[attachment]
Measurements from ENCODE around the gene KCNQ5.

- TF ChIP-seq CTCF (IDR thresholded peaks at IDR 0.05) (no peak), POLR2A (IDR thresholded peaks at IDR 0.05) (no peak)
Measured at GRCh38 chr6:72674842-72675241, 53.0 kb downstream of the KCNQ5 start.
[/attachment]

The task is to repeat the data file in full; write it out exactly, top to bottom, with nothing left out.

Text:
Measurements from ENCODE around the gene KCNQ5.

- TF ChIP-seq CTCF (IDR thresholded peaks at IDR 0.05) (no peak), POLR2A (IDR thresholded peaks at IDR 0.05) (no peak)
Measured at GRCh38 chr6:72674842-72675241, 53.0 kb downstream of the KCNQ5 start.